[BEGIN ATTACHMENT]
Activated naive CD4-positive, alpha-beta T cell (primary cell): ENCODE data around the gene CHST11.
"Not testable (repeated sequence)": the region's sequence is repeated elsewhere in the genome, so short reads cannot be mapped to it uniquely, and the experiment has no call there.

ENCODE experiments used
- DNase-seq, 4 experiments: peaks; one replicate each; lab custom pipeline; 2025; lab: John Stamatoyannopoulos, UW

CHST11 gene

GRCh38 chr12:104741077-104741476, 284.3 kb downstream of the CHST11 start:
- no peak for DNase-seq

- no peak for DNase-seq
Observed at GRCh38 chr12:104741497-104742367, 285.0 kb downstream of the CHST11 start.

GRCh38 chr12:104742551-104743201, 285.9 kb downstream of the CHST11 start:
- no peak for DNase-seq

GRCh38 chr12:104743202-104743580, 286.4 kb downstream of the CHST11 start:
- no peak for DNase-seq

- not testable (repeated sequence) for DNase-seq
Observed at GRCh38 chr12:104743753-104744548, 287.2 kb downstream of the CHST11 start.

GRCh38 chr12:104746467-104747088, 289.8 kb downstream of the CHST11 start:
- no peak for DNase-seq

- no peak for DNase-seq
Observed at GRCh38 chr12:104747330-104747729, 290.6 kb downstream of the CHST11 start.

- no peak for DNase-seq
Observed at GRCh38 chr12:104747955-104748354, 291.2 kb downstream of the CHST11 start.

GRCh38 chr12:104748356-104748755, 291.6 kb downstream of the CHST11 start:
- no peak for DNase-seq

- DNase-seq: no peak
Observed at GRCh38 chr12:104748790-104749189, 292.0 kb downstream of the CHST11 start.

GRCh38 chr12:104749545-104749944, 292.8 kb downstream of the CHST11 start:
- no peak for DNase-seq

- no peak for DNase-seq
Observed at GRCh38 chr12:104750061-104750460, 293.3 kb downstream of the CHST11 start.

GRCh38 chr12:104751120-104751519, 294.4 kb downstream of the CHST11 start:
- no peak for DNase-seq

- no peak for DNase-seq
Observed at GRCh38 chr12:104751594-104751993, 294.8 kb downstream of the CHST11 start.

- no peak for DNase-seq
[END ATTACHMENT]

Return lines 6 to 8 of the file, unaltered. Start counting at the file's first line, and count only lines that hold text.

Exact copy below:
GRCh38 chr12:104741077-104741476, 284.3 kb downstream of the CHST11 start:
- no peak for DNase-seq

- no peak for DNase-seq